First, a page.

When looking to lose weight, managing blood sugar levels is crucial.  Carbohydrates can cause significant fluctuations depending on the source of the carbohydrate.  Fat has been thought of as neutral to blood sugar.  Meaning that it doesn’t cause spikes or dips in your blood sugar levels when metabolized.  However, studies are showing that a high protein diet can better manage your blood sugar metabolism and is more effective in long-term weight loss and health.

With this information in mind, what’s best for you?  At Low Fat Low Carb, we really believe in becoming a detective in your own health.  There’s nothing stopping your from firstly, adopting a more Paleo lifestyle as a means to eliminate unhealthy carbs.  Once you’re comfortable with this change, you can start tracking the different balance of fat and protein. See how you feel when you increase your protein evenly throughout the day or if you increase your fat content.  Note your changes in a food journal and track your progress. You will quickly learn which macronutrient energy source is best for you, your body and your goals.

Paleo is a Lifestyle

Although it may have the word “diet” in it, you can better understand the paleo diet as a lifestyle change. It isn’t meant to be a short-term diet.  Eating like your ancestors means giving up modern food, which comes with the luxury of convenience. When you can no longer rely on the microwave to heat up a pre-packaged dinner, this means that extra time and care goes into your food preparation. It will not only change the way you eat but will change your relationship with food, especially if you are switching from a heavy fat, high carb lifestyle. Luckily, paleo also means community building. There is a community of people online ready to welcome, encourage, and share with you their journey towards living Paleo.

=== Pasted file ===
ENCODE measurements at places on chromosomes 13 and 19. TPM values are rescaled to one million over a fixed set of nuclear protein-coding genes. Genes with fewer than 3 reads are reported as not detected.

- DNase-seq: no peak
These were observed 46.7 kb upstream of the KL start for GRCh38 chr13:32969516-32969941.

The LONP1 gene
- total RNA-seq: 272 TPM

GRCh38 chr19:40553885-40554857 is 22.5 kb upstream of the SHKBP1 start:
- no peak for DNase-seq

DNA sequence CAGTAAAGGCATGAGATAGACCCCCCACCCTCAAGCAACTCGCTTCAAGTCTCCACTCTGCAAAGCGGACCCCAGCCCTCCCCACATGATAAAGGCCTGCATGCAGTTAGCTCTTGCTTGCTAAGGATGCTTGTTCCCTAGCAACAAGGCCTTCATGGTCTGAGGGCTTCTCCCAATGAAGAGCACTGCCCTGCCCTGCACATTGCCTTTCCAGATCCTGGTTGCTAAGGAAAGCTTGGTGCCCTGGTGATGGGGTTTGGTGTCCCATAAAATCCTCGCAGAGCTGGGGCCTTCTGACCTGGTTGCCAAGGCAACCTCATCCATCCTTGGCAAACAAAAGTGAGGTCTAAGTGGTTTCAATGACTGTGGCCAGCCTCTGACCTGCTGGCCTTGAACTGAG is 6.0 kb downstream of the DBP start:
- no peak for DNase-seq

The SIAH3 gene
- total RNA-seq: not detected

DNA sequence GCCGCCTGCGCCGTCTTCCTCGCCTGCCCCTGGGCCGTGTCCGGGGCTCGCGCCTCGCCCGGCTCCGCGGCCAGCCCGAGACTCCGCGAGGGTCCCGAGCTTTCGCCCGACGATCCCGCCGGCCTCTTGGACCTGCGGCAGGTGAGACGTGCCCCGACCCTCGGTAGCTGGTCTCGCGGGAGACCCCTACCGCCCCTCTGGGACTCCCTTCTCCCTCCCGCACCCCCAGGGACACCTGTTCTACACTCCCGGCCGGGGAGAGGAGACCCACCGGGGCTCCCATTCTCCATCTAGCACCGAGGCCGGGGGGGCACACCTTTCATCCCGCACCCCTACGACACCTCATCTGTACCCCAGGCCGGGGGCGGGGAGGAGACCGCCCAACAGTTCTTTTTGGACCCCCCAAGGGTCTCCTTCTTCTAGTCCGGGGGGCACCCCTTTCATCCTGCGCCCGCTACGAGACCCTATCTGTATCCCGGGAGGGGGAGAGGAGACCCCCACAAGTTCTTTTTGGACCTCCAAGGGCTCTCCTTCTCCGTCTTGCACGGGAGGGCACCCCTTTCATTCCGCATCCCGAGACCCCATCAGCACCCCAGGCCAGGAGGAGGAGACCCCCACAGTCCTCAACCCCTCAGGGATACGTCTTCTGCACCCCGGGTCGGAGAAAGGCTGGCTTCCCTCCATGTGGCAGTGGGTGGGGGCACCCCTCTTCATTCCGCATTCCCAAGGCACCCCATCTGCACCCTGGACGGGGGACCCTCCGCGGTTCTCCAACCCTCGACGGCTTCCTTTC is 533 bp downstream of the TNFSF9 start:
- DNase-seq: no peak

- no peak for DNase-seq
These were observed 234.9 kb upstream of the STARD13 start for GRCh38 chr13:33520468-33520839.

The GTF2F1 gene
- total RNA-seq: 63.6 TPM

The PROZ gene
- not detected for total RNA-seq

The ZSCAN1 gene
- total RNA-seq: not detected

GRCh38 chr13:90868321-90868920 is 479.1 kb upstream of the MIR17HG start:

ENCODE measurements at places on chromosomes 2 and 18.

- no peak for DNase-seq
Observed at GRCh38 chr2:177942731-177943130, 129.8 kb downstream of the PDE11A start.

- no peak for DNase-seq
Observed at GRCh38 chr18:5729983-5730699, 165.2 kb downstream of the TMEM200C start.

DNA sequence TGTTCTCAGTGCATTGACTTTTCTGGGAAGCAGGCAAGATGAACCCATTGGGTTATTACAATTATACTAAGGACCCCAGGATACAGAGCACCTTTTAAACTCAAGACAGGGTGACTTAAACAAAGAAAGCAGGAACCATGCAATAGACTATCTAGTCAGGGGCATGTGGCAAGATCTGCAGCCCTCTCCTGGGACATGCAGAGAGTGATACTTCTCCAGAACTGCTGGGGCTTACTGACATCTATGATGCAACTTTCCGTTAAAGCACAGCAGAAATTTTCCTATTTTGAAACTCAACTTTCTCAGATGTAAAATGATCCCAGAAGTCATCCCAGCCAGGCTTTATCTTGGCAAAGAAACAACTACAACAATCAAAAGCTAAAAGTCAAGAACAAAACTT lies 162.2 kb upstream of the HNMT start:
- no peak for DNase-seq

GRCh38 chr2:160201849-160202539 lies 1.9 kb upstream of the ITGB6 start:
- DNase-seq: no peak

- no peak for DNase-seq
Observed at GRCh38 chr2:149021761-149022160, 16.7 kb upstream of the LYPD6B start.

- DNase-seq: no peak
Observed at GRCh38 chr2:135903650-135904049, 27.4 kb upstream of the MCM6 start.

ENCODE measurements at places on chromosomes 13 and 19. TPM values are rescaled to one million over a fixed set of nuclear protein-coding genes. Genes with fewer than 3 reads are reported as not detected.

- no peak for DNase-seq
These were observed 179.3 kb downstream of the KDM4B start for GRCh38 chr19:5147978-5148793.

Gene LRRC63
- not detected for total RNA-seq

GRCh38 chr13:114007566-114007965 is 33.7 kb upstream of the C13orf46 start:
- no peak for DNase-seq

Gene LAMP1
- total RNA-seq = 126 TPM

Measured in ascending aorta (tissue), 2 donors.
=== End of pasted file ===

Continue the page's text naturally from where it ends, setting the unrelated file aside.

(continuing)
Things to Keep In Mind

When making a big change to your diet and lifestyle, remember to be kind to yourself. Reducing your intake of high fat, sugar, and salty foods is a positive step for your health and wellbeing that can take time. Remember that it isn’t possible to eat exactly like a cave-person but that paleo is a great way to redirect and rethink your relationship with food. Although paleo emphasizes protein, be mindful of what your body’s needs are. Above all else, enjoy yourself. Connect with others who are prioritizing their health and lifestyle. Learn from your community and discover what works well for you.